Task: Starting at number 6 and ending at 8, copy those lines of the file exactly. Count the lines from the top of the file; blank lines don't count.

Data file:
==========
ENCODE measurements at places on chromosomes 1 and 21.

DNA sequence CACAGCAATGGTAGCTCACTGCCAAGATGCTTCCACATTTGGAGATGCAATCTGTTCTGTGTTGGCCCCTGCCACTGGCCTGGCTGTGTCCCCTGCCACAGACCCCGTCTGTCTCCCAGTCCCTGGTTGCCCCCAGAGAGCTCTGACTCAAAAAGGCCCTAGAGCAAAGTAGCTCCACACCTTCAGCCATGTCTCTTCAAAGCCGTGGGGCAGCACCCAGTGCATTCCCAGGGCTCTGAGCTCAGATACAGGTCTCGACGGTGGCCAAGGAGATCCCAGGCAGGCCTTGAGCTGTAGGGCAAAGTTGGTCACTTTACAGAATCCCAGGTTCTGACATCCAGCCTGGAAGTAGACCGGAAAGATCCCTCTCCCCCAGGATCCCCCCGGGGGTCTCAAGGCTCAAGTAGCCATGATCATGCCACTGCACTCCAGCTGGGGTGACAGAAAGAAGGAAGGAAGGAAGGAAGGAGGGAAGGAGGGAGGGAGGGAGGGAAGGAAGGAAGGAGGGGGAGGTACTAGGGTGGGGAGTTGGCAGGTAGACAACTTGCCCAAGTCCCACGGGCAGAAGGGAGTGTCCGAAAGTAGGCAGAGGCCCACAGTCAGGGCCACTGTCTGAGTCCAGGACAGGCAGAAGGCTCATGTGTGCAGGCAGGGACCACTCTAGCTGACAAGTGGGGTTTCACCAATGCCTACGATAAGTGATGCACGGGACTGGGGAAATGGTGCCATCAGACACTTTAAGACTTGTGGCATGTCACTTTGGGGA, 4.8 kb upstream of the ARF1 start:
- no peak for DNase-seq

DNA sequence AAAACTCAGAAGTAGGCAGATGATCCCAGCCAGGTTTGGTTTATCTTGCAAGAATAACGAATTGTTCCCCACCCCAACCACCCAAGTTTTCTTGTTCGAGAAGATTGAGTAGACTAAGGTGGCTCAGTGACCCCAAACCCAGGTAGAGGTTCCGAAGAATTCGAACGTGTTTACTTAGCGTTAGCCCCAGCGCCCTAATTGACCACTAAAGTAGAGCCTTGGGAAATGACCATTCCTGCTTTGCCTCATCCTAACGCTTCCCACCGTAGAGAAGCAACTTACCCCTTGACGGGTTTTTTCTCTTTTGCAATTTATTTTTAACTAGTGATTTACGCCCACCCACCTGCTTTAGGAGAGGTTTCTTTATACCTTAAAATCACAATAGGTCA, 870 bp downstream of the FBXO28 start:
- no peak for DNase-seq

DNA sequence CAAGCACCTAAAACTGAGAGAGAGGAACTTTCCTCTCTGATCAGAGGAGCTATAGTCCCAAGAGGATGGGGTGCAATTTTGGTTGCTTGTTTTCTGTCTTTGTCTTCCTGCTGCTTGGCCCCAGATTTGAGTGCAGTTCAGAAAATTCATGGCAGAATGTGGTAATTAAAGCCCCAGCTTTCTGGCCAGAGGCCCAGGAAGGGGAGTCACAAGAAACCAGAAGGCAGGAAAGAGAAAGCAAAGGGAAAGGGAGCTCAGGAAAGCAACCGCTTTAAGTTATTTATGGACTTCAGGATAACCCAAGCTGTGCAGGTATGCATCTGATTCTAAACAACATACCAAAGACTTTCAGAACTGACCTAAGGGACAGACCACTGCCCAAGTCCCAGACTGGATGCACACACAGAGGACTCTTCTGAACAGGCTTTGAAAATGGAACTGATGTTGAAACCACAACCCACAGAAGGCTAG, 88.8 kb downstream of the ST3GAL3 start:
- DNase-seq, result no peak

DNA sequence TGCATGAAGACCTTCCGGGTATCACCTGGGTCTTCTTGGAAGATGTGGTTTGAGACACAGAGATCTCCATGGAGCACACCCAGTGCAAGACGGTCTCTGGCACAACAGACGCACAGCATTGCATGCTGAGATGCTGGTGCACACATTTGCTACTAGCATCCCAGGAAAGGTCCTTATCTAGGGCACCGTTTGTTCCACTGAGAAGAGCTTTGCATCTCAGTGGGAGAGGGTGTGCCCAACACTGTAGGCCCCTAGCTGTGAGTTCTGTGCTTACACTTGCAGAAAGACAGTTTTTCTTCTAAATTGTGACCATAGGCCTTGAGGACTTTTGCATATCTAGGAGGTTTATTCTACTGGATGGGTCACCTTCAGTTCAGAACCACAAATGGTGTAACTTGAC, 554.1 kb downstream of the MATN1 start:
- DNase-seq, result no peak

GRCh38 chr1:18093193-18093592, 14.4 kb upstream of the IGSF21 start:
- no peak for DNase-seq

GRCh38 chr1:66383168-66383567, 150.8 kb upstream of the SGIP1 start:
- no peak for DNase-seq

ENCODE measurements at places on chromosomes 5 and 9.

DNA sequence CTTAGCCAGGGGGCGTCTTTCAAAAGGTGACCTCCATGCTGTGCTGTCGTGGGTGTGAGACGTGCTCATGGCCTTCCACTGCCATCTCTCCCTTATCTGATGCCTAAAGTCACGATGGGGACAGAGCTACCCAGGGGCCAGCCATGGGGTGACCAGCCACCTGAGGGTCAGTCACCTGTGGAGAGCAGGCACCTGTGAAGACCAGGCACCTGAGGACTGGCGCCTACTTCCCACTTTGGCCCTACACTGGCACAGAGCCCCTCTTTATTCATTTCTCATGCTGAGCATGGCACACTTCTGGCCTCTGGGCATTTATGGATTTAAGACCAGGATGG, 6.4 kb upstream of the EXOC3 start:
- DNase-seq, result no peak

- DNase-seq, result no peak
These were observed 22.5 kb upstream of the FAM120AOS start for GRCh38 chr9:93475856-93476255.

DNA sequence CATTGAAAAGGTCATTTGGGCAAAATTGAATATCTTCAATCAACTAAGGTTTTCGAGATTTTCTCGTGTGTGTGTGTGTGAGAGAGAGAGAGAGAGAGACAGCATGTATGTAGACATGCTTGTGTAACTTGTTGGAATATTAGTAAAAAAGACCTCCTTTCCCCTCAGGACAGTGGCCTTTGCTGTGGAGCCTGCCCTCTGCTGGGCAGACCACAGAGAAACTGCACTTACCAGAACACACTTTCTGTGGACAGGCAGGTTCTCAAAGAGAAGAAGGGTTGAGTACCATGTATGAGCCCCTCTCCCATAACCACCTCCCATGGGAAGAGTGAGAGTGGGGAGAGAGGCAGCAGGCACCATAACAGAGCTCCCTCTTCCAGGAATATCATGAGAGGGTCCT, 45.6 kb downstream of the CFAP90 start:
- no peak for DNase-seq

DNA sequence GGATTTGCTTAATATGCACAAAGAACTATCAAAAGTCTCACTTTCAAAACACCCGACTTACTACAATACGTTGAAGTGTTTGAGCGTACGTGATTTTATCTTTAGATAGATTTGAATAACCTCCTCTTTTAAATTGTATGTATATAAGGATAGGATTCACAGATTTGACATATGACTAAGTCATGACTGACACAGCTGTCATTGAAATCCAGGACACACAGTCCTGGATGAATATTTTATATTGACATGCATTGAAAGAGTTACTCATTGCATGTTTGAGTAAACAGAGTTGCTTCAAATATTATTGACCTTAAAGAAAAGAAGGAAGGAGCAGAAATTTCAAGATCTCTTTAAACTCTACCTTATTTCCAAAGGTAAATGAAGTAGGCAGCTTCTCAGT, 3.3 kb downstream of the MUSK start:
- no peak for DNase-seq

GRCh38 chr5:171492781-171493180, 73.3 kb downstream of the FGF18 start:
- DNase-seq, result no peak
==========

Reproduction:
DNA sequence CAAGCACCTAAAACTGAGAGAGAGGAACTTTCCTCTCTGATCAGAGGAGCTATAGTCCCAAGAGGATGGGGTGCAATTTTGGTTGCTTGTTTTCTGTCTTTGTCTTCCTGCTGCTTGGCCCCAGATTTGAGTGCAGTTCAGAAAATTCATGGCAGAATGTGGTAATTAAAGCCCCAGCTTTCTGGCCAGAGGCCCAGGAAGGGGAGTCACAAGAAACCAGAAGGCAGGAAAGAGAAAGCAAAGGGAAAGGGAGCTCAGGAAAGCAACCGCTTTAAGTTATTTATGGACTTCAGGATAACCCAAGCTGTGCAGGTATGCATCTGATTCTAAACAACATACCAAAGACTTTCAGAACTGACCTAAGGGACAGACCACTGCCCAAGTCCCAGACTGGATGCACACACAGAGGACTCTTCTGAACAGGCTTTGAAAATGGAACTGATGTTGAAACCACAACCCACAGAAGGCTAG, 88.8 kb downstream of the ST3GAL3 start:
- DNase-seq, result no peak

DNA sequence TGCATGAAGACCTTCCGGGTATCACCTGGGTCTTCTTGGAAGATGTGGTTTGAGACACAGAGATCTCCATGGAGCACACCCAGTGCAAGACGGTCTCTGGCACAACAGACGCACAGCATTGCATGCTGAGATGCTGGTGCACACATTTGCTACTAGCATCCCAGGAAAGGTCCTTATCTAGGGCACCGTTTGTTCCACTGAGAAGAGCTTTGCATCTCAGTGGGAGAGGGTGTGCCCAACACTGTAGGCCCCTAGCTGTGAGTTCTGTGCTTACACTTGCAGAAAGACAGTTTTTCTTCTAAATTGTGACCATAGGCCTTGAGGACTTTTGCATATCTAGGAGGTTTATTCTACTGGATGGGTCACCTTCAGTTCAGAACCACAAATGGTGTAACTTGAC, 554.1 kb downstream of the MATN1 start: